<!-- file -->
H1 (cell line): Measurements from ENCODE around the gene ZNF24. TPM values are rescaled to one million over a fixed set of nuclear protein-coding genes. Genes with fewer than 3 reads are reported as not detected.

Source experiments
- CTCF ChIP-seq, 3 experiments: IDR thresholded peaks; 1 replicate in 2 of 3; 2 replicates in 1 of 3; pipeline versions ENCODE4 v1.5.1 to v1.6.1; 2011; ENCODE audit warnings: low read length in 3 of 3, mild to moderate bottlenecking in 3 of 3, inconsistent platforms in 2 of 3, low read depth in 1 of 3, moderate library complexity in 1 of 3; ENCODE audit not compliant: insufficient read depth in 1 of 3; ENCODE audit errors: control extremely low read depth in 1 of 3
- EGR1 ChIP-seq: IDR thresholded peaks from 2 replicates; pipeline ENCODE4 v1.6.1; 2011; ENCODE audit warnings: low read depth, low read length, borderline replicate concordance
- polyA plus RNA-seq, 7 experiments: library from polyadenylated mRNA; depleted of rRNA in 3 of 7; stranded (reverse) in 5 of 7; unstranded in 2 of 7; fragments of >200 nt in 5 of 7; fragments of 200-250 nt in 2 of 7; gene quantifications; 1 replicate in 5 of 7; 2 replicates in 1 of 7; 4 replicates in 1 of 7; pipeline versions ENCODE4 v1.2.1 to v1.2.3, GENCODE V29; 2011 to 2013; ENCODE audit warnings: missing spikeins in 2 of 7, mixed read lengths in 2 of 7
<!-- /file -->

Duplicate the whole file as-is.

H1 (cell line): Measurements from ENCODE around the gene ZNF24. TPM values are rescaled to one million over a fixed set of nuclear protein-coding genes. Genes with fewer than 3 reads are reported as not detected.

Source experiments
- CTCF ChIP-seq, 3 experiments: IDR thresholded peaks; 1 replicate in 2 of 3; 2 replicates in 1 of 3; pipeline versions ENCODE4 v1.5.1 to v1.6.1; 2011; ENCODE audit warnings: low read length in 3 of 3, mild to moderate bottlenecking in 3 of 3, inconsistent platforms in 2 of 3, low read depth in 1 of 3, moderate library complexity in 1 of 3; ENCODE audit not compliant: insufficient read depth in 1 of 3; ENCODE audit errors: control extremely low read depth in 1 of 3
- EGR1 ChIP-seq: IDR thresholded peaks from 2 replicates; pipeline ENCODE4 v1.6.1; 2011; ENCODE audit warnings: low read depth, low read length, borderline replicate concordance
- polyA plus RNA-seq, 7 experiments: library from polyadenylated mRNA; depleted of rRNA in 3 of 7; stranded (reverse) in 5 of 7; unstranded in 2 of 7; fragments of >200 nt in 5 of 7; fragments of 200-250 nt in 2 of 7; gene quantifications; 1 replicate in 5 of 7; 2 replicates in 1 of 7; 4 replicates in 1 of 7; pipeline versions ENCODE4 v1.2.1 to v1.2.3, GENCODE V29; 2011 to 2013; ENCODE audit warnings: missing spikeins in 2 of 7, mixed read lengths in 2 of 7